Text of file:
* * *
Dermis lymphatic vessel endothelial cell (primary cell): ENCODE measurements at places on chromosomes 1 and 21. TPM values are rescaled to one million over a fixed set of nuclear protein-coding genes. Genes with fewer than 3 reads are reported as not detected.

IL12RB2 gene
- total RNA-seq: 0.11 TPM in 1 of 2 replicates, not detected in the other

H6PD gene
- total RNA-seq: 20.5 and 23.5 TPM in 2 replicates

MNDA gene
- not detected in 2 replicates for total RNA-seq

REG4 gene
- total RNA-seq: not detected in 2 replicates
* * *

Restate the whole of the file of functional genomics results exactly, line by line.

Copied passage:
Dermis lymphatic vessel endothelial cell (primary cell): ENCODE measurements at places on chromosomes 1 and 21. TPM values are rescaled to one million over a fixed set of nuclear protein-coding genes. Genes with fewer than 3 reads are reported as not detected.

IL12RB2 gene
- total RNA-seq: 0.11 TPM in 1 of 2 replicates, not detected in the other

H6PD gene
- total RNA-seq: 20.5 and 23.5 TPM in 2 replicates

MNDA gene
- not detected in 2 replicates for total RNA-seq

REG4 gene
- total RNA-seq: not detected in 2 replicates